“Ikea Cheras opened in 2015 while I was at IPC. And you can say they broke ground for us; they are well known by now and are increasingly being so as days go by. And that is a big advantage against all others, as there is high footfall (number of visitors) in Ikea generating customers into us, and when MyTown will reach high footfall we will generate customers to Ikea, so it’s a win-win concept” says the Swede. “But it’s my neighbour; even if we are directly connected we have a clearly defined space between us showing that we are two separate businesses.”

There will also be more shopping centre competition in the vicinity, which of course will draw more visitors to the area – and benefit the different retail players.

Compared to IPC the downtown mall is much larger, 400+ tenants once filled up, (compared to 140 in IPC), however half the size of Ikano’s shopping center in Thailand, MEGA Bangna, situated in Bangkok and with 800 tenants.

The rest of 2017 Joakim and his team will spend on increasing the footfall and get more customers into the building. All is focused around that, but also to get more tenants. And it’s not only to say here you have a premise; you need everything from them getting the right license, and get sprinkler system installed and approval for opening.”

A number of skilled teams behind the scenes take care of this, overseen by Joakim.
“We have had so many tenants opening simultaneously so it has become an enormous crash course.”

“My strength is the operative side, perhaps not so much, even if I have done that too, being centre manager. But it’s more about building up teams and working in sync and with the same goal. I have lots of very professional staff, having worked within their areas on previous positions, so it’s a matter of getting these team members in the five departments to work as one single entity and not in five different directions. Once I have accomplished that I’m sure there is someone else who can do my work much better – to generate more people into the building and to become more known!”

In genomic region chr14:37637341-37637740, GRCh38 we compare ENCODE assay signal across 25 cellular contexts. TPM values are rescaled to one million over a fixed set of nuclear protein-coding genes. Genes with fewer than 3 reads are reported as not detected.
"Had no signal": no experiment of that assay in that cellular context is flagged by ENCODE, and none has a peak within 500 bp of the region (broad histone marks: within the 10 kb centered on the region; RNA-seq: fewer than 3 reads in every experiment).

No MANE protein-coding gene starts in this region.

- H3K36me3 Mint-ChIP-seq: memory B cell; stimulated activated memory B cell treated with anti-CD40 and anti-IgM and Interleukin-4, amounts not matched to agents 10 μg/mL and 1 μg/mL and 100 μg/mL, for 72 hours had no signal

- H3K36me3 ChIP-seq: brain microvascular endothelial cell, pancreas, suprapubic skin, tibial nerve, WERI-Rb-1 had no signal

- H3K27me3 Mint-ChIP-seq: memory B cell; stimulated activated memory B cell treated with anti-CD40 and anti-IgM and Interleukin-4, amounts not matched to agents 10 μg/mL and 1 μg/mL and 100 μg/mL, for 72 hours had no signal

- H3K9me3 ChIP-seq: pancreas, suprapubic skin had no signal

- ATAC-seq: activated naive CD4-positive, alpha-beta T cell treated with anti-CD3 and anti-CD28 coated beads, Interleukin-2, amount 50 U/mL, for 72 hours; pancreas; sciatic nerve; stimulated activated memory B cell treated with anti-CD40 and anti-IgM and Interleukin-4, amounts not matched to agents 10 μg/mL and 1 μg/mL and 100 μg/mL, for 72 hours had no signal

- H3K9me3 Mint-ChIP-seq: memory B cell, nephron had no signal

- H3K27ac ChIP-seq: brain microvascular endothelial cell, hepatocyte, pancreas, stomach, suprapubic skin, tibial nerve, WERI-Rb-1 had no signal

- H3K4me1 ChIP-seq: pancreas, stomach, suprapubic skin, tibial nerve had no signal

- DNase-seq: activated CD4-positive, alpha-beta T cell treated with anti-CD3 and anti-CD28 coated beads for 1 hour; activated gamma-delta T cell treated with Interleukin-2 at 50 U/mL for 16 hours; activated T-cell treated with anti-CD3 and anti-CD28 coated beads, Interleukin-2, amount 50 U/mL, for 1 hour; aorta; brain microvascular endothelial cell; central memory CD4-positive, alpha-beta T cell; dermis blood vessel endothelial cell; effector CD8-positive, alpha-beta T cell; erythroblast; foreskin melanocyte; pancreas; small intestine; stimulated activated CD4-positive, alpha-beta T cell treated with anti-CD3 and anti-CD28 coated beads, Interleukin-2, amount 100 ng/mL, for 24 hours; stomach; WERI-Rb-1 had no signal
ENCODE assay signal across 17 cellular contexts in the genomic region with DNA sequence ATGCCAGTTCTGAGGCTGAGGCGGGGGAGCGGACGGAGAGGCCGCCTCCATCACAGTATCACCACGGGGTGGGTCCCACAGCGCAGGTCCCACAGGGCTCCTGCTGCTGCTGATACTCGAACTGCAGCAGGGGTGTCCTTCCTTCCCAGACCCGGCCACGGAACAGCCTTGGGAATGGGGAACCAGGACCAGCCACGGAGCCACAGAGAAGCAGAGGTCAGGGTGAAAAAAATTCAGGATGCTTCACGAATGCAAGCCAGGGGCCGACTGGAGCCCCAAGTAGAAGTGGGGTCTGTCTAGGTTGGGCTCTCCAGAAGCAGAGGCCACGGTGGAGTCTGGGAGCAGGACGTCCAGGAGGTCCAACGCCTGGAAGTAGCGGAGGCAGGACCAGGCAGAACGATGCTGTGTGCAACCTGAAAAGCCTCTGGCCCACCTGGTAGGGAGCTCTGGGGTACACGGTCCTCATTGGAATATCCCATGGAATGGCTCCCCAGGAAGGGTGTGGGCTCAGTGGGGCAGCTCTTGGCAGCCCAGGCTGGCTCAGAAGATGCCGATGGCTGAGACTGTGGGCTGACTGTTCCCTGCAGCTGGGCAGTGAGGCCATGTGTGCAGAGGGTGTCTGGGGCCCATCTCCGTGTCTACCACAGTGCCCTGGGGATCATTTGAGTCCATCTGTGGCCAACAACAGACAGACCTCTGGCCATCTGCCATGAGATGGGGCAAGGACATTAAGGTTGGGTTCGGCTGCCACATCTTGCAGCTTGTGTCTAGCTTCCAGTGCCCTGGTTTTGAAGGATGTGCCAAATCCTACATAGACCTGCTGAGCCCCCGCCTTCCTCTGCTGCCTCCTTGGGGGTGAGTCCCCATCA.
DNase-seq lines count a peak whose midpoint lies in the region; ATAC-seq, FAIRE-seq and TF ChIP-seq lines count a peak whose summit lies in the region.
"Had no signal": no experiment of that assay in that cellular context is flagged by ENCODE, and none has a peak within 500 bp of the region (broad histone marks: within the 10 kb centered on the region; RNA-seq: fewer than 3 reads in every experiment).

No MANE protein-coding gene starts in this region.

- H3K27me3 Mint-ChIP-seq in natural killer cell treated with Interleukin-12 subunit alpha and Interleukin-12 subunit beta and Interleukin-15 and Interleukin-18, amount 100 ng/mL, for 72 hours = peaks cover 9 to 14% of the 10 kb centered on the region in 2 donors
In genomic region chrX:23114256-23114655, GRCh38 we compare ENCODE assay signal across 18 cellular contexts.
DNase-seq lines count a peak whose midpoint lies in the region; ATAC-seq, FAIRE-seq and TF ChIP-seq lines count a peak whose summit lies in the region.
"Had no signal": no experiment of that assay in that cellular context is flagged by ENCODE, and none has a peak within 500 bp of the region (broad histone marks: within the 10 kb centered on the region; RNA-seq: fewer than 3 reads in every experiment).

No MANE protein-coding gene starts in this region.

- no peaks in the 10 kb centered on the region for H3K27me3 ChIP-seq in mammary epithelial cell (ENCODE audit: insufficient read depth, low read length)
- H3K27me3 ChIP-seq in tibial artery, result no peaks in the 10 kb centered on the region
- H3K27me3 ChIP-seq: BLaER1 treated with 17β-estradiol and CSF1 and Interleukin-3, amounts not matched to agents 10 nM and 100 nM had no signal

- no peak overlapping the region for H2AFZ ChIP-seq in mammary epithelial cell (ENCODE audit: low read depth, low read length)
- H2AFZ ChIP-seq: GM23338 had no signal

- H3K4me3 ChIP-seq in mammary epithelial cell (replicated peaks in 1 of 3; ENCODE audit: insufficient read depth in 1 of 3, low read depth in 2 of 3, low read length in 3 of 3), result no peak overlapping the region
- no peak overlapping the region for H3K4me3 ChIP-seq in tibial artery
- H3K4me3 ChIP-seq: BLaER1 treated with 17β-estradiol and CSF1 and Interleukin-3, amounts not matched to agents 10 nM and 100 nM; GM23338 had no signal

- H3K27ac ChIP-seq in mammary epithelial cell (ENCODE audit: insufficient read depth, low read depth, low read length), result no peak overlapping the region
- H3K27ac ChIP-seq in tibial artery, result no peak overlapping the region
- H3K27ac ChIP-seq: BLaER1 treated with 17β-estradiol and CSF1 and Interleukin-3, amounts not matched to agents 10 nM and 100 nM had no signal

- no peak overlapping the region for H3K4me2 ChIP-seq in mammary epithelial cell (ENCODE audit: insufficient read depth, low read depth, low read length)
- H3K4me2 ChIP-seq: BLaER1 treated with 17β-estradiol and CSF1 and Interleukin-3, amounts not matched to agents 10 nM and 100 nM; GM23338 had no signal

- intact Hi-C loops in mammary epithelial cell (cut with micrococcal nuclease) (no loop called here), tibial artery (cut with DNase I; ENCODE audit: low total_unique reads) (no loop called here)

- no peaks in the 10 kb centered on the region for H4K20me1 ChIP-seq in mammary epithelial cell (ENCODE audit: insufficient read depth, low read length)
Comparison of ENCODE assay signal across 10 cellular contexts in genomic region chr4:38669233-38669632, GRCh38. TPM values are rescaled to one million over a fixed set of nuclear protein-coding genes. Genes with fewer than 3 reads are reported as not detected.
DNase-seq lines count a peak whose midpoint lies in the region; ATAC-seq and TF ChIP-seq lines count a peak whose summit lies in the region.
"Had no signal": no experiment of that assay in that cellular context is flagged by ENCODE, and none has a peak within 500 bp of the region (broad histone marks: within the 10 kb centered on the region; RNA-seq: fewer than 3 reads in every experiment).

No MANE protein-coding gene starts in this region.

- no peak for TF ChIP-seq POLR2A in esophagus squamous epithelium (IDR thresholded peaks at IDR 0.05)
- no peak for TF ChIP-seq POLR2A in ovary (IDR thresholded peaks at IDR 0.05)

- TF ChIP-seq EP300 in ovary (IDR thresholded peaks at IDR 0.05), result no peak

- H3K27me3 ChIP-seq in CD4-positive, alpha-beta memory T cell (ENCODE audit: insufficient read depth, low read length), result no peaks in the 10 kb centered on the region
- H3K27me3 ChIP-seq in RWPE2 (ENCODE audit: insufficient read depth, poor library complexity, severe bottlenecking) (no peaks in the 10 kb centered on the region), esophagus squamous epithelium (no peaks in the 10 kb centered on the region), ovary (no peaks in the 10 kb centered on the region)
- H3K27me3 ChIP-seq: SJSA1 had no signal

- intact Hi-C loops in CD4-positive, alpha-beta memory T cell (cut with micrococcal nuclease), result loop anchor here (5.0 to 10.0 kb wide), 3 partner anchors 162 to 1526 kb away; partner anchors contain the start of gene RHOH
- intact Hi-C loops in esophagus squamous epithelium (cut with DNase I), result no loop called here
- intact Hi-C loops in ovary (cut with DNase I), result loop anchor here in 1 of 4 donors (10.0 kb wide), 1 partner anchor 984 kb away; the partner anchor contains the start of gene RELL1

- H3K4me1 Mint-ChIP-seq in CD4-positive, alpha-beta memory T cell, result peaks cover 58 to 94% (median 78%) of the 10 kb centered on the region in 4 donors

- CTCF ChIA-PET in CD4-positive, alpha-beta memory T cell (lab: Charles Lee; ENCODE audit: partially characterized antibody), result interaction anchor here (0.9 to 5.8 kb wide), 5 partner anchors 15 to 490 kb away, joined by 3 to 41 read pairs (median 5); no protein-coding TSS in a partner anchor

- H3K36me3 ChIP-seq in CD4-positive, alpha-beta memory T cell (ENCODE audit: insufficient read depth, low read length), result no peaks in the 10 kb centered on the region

From Yekaterinburg to Kuala Lumpur – this is Joakim’s IKEA/Ikano journey so far. He started off with IKEA Shopping Center in Russia in shopping center MEGA Yekaterinburg back in 2006, beginning as a trainee for operations and marketing.

“After ten month I was moved to Rostov to become the Operations Manager for MEGA Rostov, ensuring that the facility operated well and I worked there for 2,5 years.”

He then ended up in a place that few Swedes ever visited: Bashkortostan, a Muslim republic in Russia – where he spent five years as Center Manager for MEGA Ufa!

 

“I do not feel comfortable to be in the same place for too long. I get restless, and then I was offered a position here in Malaysia since expansion here is moving forward at rapid pace.”

Joakim says he is one of around 50 people, out of several hundreds of foreigners that worked in IKEA Russia, who learned the language (most of them only to the level of being able to give directions to the taxi driver etc.). In his case he was “helped” by the fact that he ended up marrying a Russian lady who did not speak a word of English.

“I still speak very bad Russian, but now I can make myself understood. I learned because I married a Russian woman who never gave up in her effort to teach me.”

Joakim ends with a thought on having a working career abroad like this, describing it as living the dream.

“Many among us being over here are fortunate, but we have also actively taken the step to change our situation to where we are today, and I can really recommend others to take that step. It is not always so comfortable, but if I had not done it I would have lived a much more boring life and would never have seen so much that I have and learned so much. Sweden – it comes out like only a dot on a larger map today!”

And to improve on one’s business skills he says it is a question of finding out by taking that step. “Only then you can begin to see: I have my weaknesses but also my strengths. And it is all a matter of taking the opportunity.”

Malaysia, Joakim says, is a very good country to start out in, as its level of English is very high compared to most other countries.

“I have my point of direction but where I will be in the future I cannot clearly say since nobody thought, not even me, that I would be sitting in MyTown 1,5 years ago either!”